Facebook’s commercial imperative threatens to photo-bomb Instagram
Mark Zuckerberg is starting to suck Facebook’s eponymous product dry as far as rapid growth is concerned. Next target: Instagram. That might explain the departure of Instagram cofounders Kevin Systrom and Mike Krieger.
Six years after Zuckerberg acquired their then 13-person start-up for $715m (about R10bn now), the photo-sharing app has become Facebook’s most important source of growth.
Zuckerberg has subsequently assumed a more hands-on role, which became a source of tension.
In recent earnings calls, Facebook has emphasised its intent to secure more ad dollars from Instagram.
That’s good news for investors, but it also poses a risk to the very foundation on which Systrom and Krieger built their success.
People are drifting away from Facebook in part because the quality of its content has declined.
That’s not just down to too many users flooding the place, but also because much of the recent growth in ad revenue has come from small and medium-sized enterprises.
As those companies pile in, they’ve stuffed the newsfeeds with spammier content.
Now Facebook wants to do something similar with Instagram, which it has been slower to milk for revenue.
Its early corporate users tended to be big brands or smart start-ups with strong marketing savvy, meaning that the quality of ads was relatively high. Yet Facebook has launched recent initiatives encouraging SMEs to place ads in Instagram Stories, its answer to Snapchat.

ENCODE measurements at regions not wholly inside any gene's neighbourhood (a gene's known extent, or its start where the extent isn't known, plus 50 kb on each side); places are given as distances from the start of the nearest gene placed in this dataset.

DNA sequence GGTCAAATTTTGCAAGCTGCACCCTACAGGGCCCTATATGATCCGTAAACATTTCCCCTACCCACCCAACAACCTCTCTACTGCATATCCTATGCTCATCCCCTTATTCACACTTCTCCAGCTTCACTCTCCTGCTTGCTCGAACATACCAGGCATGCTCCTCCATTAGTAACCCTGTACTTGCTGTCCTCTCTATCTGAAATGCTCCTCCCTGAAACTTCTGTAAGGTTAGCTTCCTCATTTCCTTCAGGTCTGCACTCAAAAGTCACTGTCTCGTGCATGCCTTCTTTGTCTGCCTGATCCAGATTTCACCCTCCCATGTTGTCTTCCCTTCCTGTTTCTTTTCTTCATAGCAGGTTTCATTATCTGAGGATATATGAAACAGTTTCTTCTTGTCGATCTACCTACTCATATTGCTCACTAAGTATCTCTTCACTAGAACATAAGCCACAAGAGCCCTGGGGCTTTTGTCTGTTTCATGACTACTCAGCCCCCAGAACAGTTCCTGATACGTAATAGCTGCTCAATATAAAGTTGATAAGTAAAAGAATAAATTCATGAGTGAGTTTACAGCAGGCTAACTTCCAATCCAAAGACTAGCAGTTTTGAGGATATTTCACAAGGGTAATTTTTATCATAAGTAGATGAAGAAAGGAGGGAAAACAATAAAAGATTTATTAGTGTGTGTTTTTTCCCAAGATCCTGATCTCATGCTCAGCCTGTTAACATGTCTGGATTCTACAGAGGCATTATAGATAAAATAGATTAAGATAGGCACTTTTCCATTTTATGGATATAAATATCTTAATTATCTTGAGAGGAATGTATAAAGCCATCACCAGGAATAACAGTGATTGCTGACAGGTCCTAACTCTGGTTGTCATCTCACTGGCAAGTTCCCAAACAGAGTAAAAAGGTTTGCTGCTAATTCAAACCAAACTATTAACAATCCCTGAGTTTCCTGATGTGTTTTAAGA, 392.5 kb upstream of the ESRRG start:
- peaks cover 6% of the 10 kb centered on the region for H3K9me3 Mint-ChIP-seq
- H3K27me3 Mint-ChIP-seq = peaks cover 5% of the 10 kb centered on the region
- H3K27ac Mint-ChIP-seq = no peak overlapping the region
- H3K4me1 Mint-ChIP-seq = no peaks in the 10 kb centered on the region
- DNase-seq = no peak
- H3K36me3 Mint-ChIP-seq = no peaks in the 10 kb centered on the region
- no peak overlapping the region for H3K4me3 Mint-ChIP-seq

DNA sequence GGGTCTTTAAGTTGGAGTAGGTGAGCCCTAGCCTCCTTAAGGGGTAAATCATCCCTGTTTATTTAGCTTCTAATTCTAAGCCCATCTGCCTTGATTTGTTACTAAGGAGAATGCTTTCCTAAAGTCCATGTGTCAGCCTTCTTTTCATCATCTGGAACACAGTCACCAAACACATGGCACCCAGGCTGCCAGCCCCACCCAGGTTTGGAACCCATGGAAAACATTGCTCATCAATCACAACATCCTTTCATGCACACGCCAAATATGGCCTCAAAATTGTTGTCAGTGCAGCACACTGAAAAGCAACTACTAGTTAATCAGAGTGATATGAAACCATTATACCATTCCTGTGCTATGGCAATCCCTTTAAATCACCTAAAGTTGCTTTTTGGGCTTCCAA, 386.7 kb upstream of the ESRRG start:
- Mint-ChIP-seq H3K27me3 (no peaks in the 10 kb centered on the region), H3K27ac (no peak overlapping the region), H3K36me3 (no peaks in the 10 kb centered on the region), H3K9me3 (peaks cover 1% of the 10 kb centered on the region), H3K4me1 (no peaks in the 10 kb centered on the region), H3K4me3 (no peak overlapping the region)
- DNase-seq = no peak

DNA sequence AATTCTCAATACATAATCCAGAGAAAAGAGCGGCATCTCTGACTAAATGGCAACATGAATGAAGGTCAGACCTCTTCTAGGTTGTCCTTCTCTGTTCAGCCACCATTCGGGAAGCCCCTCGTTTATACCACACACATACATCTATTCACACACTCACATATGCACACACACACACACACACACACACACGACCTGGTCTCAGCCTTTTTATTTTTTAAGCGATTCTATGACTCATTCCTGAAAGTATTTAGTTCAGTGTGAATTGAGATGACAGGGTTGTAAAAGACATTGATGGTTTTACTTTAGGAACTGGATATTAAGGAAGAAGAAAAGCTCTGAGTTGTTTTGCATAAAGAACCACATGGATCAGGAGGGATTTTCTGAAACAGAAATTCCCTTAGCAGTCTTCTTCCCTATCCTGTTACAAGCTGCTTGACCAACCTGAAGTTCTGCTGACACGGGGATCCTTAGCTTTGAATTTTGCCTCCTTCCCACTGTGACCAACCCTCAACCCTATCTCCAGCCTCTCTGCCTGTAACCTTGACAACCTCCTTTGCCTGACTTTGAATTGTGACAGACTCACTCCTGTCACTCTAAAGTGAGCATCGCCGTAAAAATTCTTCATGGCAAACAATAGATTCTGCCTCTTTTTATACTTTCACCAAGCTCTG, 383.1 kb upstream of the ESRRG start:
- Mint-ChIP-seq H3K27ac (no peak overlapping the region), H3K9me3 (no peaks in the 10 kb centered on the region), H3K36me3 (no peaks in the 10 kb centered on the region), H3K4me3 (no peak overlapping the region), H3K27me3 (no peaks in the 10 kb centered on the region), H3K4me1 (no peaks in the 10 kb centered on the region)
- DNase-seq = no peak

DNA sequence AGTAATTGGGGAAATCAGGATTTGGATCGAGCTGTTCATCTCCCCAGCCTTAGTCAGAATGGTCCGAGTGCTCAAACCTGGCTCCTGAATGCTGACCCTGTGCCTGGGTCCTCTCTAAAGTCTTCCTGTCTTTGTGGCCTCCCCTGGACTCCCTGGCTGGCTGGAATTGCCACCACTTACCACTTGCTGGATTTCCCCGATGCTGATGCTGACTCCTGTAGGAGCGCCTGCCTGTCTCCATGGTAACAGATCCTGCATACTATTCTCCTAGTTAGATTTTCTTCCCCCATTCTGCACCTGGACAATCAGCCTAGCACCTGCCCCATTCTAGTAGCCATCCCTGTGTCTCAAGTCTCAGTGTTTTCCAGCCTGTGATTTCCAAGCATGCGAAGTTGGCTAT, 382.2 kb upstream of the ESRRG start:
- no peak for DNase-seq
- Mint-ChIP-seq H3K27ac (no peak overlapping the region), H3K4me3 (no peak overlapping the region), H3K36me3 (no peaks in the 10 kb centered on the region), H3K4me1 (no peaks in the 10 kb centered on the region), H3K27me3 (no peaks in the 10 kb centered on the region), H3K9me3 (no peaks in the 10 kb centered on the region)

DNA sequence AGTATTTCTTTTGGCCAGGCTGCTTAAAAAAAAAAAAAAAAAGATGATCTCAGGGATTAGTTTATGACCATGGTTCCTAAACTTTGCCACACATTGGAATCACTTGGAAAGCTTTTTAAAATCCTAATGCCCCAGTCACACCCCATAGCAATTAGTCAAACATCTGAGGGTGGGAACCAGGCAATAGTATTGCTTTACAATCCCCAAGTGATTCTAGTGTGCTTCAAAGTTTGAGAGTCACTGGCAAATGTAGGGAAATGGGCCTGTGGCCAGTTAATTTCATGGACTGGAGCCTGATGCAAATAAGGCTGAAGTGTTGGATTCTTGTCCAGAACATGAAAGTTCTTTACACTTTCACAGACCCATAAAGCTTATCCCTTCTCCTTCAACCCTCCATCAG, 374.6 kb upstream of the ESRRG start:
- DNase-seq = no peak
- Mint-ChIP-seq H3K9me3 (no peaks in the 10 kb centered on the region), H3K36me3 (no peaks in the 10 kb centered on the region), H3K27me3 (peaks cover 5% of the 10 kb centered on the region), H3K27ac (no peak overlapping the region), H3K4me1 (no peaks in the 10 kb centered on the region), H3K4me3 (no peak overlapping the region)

That’s a tricky path to tread. If Instagram too becomes chock-full of trashy ads, the user experience could suffer and people will move elsewhere again.
It’s a conundrum at the heart of Facebook’s business. It needs more advertisers to continue growing. But because of Facebook’s dependence on automation, the more ads you get, the spottier quality becomes — and the greater the likelihood of alienating users.
Should Instagram experience such a slowdown, then WhatsApp is the next great hope for revenue growth.
So far, only tentative steps to squeeze extra money from the messaging app have been taken in places like India.
But its founder, Jan Koum, a staunch defender of user privacy, also left in April, hinting at greater pressure from Facebook.
WhatsApp has been building a team of data scientists over the past year, suggesting that it too is exploring ways to exploit user data to generate sales.
Instagram has some inherent advantages over Facebook as far as content is concerned. It’s harder to re-share content from others, and it’s not a forum for debate in the way Facebook is, meaning that it’s not as polarising.
Yet Zuckerberg’s Facebook has to make sure that it doesn’t become akin to a swarm of locusts, moving from platform to platform and turning each one to a husk.
Zuckerberg’s Facebook has to make sure it doesn’t become akin to a swarm of locusts